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25 Apr 2016

I've gone this far...so, where do I begin?

Coins-United States | lawrenceCLANmaclaren

"What coins should I collect??" Undoubtedly, I would think anyone reading this post has asked him/her self this question numerous times...

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23 Apr 2016

Mint to Release Gold Mercury dime

Coins-United States | user_42611

I was waiting for the 12:00 pm EST sales to begin and logged on to the US Mint and tried to order it then logged me off so i tried again this time i got farther but again could not complete my order then i made the mistake of calling busy signal. Bottom line i wanted 5 coins but would have settled for 1 and ended up with none. Very disappointed! Later on i called to complain the guy was very nice and told me they had sold out in just over 20 minutes he typed up my complaint and now i am interested to see what the mint says in the e-mail i am supposed to receive. I then went online and a popular COIN Company i did not use the name because i do not know if it was against any rules but everyone see's their adds anyhow they had a pre- sale NGC 70 $419.00 and $319.00 NGC 69 less for certain labels and more for others like black labels. Like my first post these large company's and tv coin shows seem to get a large amount of coins instead of the collector. How do they know how many they will get,one thing is for sure they have a large amount of people working those phones and the money to go with it. I lost this round but hope to have better luck with the Standing Liberty quarter and the Liberty Walking half or "The Walker" Some wanted these to be silver but there are laws that prevent this and in my humble opinion the gold is fitting for their 100th anniversary. The Liberty Head was beautiful example at $205.00 with the fancy OGP packaging. Some thought that was high but it is not often that the US Mint offers a true collectible with a low mintage of 125,000. Have a nice evening and happy hunting!

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15 Apr 2016

Mint to Release Gold Mercury dime

Coins-United States | user_42611

The US Mint will release the Gold Liberty Head or Mercury dime April-21-2016 and it will be 24 K 1/10 oz. gold but what surprised me is 10 coins per household and a mintage of 110,000. You would think the mint would learn and lower the per household limit to 1 or 2 so large coin networks can't buy them all up and triple the price! I still remember the 25TH Anniversary Silver Eagle sets mintage 100,000 gone in a couple hours site crashed no getting through the phone except for the fortunate ones. This is the first of 3 coins 100th anniversary to be released it is just my humble opinion that collectors should have as much of a chance as the large coin networks and i will not get started on how i feel about them! Maybe it will work out i was lucky enough to get the last 4 Chronicles sets bit i still have to wounder how many collectors buy 10 gold coins at US Mint prices? Currently the 1/10 oz gold Pr American Eagle is $175.00 and on back order? I just happen to enjoy all 3 of these coins and they are beautiful in silver and the gold coins should be interesting as well hopefully they will join my other coins we shall see. Have a great day collecting!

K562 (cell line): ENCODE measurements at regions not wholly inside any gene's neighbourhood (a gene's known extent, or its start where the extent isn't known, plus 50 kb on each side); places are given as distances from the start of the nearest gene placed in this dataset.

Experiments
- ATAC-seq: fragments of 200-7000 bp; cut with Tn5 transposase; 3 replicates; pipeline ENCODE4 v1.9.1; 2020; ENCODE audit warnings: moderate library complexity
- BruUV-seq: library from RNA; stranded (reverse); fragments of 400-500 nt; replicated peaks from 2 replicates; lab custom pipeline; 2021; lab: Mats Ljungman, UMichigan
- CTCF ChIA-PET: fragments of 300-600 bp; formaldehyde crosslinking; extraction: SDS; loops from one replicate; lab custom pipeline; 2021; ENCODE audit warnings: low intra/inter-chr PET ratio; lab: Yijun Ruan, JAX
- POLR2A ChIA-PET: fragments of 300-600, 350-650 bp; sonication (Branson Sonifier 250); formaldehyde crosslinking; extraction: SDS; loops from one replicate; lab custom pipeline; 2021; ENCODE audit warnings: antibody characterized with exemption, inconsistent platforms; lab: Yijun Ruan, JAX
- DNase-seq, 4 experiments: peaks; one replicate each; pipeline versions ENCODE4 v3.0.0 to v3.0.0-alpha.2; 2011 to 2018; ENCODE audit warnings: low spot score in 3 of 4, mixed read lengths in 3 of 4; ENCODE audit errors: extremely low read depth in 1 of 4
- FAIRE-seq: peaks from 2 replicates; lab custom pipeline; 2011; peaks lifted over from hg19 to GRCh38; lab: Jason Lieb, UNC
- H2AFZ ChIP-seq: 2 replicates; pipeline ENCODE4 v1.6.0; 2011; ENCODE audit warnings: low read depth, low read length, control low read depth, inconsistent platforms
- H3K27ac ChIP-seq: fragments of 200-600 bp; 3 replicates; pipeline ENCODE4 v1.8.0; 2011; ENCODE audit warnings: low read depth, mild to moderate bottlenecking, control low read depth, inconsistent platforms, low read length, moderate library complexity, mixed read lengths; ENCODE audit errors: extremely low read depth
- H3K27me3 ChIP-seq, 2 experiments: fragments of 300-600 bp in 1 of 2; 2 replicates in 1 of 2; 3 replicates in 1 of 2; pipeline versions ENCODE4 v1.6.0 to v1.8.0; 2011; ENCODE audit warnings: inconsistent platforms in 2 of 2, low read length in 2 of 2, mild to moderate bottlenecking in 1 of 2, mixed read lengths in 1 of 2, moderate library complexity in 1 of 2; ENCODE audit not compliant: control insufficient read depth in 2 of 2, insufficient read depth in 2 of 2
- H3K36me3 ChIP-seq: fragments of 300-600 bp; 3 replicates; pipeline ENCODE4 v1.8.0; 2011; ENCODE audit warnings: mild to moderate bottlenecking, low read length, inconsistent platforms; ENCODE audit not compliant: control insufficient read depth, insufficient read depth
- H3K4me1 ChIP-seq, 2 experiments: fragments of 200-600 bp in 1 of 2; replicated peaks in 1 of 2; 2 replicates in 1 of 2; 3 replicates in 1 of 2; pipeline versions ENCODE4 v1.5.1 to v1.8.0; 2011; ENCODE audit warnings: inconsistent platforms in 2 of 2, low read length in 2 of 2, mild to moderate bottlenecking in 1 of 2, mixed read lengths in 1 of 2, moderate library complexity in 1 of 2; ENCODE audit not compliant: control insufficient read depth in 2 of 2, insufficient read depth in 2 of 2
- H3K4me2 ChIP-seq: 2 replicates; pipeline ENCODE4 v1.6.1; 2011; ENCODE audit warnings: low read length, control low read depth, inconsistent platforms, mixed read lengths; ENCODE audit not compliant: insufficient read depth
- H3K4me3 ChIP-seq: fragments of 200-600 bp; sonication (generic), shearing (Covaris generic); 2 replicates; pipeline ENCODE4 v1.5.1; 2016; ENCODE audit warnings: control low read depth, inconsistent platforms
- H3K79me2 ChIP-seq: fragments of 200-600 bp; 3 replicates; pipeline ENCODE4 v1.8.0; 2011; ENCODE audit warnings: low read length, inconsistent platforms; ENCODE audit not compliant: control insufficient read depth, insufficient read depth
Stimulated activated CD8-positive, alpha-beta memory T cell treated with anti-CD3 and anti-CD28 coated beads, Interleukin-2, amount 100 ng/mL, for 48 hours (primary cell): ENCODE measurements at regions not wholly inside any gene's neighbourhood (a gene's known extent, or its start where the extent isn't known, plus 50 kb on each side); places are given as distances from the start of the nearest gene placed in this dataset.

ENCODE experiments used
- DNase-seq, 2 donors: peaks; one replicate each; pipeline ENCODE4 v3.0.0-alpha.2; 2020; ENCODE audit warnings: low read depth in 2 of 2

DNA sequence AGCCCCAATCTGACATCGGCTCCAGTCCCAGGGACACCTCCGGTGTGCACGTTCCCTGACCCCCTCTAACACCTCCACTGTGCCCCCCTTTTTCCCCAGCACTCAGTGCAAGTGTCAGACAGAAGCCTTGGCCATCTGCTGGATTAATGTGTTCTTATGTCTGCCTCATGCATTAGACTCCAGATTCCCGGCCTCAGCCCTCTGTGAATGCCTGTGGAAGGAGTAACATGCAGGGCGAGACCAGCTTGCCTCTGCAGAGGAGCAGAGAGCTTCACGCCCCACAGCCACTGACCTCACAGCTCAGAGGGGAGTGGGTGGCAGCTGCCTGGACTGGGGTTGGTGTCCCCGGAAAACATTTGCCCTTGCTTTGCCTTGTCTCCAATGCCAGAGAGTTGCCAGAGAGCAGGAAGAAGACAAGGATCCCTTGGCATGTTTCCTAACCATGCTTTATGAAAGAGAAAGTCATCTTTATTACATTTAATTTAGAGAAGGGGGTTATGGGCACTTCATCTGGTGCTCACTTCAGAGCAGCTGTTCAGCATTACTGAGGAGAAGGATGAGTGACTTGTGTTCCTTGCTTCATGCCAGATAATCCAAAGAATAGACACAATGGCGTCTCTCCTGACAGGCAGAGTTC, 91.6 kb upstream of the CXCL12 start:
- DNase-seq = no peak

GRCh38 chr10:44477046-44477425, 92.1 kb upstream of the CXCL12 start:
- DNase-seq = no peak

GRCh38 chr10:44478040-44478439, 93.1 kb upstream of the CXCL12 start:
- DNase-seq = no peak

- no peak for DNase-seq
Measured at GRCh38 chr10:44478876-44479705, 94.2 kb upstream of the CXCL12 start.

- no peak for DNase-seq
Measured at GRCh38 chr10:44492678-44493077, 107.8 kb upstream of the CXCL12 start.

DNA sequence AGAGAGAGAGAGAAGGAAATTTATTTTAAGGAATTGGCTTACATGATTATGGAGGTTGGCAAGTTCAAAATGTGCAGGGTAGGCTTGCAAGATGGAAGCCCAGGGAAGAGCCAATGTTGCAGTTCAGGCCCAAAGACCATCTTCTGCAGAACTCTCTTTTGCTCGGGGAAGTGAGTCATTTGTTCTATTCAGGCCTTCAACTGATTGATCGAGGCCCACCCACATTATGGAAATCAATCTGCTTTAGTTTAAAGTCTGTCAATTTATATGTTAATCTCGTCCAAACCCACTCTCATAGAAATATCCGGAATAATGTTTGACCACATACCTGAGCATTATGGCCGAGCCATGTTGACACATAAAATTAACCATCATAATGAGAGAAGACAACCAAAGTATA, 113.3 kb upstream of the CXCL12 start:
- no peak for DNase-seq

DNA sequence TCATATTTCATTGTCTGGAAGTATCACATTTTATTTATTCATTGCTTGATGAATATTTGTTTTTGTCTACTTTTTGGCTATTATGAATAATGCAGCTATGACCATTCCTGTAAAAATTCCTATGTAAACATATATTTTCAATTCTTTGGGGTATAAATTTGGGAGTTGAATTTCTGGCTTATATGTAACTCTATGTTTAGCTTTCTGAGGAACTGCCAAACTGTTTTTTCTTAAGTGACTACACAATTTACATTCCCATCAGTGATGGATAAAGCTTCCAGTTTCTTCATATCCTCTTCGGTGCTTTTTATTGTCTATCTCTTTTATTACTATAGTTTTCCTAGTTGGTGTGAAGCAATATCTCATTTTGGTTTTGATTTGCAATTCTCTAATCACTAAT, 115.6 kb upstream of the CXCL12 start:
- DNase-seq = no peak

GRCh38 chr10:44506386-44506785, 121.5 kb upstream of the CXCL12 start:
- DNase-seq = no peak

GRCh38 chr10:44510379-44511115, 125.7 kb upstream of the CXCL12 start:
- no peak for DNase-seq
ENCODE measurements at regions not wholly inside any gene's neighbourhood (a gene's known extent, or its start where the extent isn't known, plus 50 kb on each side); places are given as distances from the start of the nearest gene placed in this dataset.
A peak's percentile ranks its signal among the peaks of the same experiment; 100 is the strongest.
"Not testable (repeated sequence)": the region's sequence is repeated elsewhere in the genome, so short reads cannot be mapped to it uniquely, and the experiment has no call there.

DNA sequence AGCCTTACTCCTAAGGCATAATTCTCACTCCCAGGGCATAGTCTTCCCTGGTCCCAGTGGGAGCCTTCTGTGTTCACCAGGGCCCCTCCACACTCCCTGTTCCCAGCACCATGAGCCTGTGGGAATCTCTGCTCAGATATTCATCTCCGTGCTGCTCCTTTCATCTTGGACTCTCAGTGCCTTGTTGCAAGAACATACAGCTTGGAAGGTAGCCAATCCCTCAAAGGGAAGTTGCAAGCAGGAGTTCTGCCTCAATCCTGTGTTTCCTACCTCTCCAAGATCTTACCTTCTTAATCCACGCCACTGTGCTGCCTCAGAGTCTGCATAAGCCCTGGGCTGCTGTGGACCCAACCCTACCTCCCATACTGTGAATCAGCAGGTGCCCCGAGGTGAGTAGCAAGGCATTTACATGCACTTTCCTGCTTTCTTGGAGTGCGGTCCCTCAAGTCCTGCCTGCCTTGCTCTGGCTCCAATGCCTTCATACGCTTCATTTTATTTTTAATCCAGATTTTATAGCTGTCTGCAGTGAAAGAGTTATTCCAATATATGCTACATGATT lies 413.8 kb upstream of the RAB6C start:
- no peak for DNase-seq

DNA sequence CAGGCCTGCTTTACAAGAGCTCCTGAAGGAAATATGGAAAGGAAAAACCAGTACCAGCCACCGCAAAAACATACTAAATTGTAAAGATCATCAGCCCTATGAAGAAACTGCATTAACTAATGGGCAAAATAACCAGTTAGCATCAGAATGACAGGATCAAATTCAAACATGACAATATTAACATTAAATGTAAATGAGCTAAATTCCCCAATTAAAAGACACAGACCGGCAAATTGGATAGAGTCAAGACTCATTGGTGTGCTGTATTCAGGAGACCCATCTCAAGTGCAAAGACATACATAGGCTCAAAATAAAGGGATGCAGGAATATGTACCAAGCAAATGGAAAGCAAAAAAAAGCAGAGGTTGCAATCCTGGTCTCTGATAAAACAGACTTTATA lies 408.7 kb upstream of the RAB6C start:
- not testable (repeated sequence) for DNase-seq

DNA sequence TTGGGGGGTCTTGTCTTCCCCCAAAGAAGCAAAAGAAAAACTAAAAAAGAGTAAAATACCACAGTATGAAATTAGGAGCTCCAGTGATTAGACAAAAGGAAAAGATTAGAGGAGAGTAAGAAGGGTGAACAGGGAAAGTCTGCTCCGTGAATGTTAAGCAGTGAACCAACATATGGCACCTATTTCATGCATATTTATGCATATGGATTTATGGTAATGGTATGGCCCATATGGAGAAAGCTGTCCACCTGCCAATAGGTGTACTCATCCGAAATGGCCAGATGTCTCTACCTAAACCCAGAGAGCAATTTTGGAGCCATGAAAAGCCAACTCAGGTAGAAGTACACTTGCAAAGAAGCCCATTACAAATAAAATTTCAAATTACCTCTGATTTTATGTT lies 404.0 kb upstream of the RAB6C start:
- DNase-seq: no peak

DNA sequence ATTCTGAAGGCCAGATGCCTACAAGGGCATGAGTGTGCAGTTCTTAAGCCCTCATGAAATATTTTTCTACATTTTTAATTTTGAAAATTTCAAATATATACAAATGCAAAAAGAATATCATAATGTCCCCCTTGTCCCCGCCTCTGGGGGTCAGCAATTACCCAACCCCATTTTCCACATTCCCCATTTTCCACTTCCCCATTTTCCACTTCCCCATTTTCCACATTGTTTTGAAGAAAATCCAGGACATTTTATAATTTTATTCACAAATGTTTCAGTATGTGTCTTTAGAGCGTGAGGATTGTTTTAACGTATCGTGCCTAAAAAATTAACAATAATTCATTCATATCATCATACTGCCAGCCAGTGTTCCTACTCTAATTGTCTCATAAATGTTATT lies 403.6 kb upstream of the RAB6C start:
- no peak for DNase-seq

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13 Apr 2016

1933 Double Eagles

Coins-United States | user_9138

The U.S. government continues to deny the Langbord family ownership of Izzy Switt's 1933 Double Eagles. That is just wrong. The coins are considered collectors items since very few survived the melting pot.1913 Liberty nickels were not legally produced, yet are legal to own. There are many pattern coins sold periodically, yet they were not produced for the general public. Somehow they got out of the hands of public officials, who were supposed to give their opinion as to whether the design was fit for new coinage,and into the hands of people that sold them or for their private collections. They were never confiscated. There are many thousands of common date gold coins sold daily that should have been turned in for melting in 1933, yet they continue to be allowed to be sold and collected. Give the gold pieces back to the Langbords!

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10 Apr 2016

I just got 2 Key Date Quarters in One Day

Coins-United States | CoinCollector2012

I just picked up a 1932-D and a 1932-S quarter in the same day! Both are graded VG-10 by NGC and they are even from the same submission. Let me know what you think...

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26 Mar 2016

The Oregon Trail Memorial Half Dollar

Coins-United States | coinsbygary